I’ve always enjoyed a good cemetery, and this one was not disappointing!  It literally went on forever!!  One could seriously spend the entire day trying to see all the tombs and plots!!  I’m just kicking myself for not having brought my camera though!!  While not every tombstone was hugely impressive, there was one of a person who was obviously involved in theater that still sticks in my mind… His tombstone was so well decorated and huge!!  It literally looked like you were in the audience of a theater ready to watch a show!  The curtains were drawn, you could see the side balcony areas where the seats for the wealthy were located.  There were the classic faces of comedy and tragedy adorning the top, and a lovely and lively poem written across the curtain… Like I said, it was really impressive because even though I didn’t have my camera, I still remember those details today!

I was joined at the Necropolis by two of Anna’s friends, Davie and Markie.  Anna had to work that day so she gave me her phone and I ended up making plans with Markie to meet in town and go to the Necropolis.  Davie just happened to be joining, but it was just as well because though he has lived in Glasgow for a long while (he may actually have been born there) and he had been to the very lovely church nearby the Necropolis, he had never actually been to the Necropolis!!  Funny how we never take advantage of our surroundings where we live…  It’s the same with me too though, I’m not any better for when I was living in Costa Rica, even though I was literally across the street from the beach, I actually went to the beach maybe a dozen times a month!!  Terrible, I know!  But you all know what I’m talking about!!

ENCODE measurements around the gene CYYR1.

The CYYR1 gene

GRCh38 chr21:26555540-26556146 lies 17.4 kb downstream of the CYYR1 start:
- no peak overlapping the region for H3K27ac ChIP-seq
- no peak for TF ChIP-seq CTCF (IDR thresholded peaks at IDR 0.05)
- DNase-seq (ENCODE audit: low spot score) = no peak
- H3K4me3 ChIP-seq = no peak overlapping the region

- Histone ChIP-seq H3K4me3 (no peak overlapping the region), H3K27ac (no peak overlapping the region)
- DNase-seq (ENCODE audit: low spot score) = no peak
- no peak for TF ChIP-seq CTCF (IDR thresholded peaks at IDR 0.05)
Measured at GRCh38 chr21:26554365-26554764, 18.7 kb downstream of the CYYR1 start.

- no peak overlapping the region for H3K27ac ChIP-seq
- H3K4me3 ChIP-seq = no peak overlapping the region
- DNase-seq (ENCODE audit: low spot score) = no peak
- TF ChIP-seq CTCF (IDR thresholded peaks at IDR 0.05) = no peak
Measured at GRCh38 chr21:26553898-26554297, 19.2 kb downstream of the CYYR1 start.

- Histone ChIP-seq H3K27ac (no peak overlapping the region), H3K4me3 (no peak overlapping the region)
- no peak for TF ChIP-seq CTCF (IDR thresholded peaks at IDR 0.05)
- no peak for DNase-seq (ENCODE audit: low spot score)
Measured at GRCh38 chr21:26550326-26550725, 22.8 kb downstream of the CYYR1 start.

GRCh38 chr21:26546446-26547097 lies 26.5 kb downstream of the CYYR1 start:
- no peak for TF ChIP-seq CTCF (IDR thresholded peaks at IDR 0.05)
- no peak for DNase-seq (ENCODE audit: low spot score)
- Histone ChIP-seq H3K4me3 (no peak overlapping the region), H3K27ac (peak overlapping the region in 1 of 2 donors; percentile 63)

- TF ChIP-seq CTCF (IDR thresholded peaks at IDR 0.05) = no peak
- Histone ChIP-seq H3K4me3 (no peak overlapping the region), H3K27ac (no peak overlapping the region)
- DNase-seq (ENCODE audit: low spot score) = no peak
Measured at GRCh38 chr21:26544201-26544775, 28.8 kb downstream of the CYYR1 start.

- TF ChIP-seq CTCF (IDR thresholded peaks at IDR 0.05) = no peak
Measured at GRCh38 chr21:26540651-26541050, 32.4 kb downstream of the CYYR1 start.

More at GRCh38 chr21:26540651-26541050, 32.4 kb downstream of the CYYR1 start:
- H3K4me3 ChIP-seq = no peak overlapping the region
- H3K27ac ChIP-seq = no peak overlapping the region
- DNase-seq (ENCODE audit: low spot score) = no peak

Anyway, the rest of that particular day was spent wandering around Glasgow on foot.  We ended up walking past Davie’s house so he was dropped off there and Markie and I continued our tour.  We came across a little park where there was an older gentlemen and three blue heelers (aka Australian cattle dogs).  It was obviously a training session and it was by far one of the coolest things I’ve seen!!  You could tell immediately which of the three dogs was the most experienced and which was the least… They were all in a large field, the older man standing on one end, the three dogs laying side by side down a way from the old man.  Suddenly the man would shout out a command and a name and one of the dogs would shoot up on all fours, race around in a large circle, then come to a resting crouch in front of the man.  The same command was called with another of the dog’s name and off he/she went!  Finally the last would be called (the least experienced) and often times during his/her turn the command would have to be called several times or she would have to do it again, lol!!  It was just so amazing!!  With no leashes, lines, treats, gimmicks, etc, these three dogs were at absolute attention and focus!  It was obvious they enjoyed their tasks and I believe that the more experienced dogs were really the ones helping to train the less experienced dog!  It was just such a treat for me to watch these dogs in action!  I was in complete awe!!!  Needless to say those dogs and their training session were gaining quite the audience from people walking by!!

On to Loch Lomond (Conic Hill)

Back to Glasgow

Back to United Kingdom